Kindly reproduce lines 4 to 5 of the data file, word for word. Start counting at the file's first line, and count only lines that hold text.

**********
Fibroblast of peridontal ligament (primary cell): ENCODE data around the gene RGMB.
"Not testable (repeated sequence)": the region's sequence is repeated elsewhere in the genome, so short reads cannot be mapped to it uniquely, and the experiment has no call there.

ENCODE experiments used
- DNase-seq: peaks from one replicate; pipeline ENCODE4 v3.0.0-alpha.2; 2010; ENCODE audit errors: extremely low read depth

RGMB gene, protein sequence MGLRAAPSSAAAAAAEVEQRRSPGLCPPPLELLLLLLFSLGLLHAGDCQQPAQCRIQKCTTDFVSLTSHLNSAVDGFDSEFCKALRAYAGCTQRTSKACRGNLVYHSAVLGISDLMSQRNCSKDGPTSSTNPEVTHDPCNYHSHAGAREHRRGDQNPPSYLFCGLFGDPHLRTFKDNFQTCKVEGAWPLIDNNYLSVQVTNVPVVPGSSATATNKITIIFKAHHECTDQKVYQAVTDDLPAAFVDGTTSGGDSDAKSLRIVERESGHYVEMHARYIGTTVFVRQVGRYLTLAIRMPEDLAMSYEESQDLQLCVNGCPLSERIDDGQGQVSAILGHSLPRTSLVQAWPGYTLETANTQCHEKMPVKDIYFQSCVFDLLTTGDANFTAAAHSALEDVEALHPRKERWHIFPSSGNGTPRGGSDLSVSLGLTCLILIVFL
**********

- DNase-seq: peaks from one replicate; pipeline ENCODE4 v3.0.0-alpha.2; 2010; ENCODE audit errors: extremely low read depth

RGMB gene, protein sequence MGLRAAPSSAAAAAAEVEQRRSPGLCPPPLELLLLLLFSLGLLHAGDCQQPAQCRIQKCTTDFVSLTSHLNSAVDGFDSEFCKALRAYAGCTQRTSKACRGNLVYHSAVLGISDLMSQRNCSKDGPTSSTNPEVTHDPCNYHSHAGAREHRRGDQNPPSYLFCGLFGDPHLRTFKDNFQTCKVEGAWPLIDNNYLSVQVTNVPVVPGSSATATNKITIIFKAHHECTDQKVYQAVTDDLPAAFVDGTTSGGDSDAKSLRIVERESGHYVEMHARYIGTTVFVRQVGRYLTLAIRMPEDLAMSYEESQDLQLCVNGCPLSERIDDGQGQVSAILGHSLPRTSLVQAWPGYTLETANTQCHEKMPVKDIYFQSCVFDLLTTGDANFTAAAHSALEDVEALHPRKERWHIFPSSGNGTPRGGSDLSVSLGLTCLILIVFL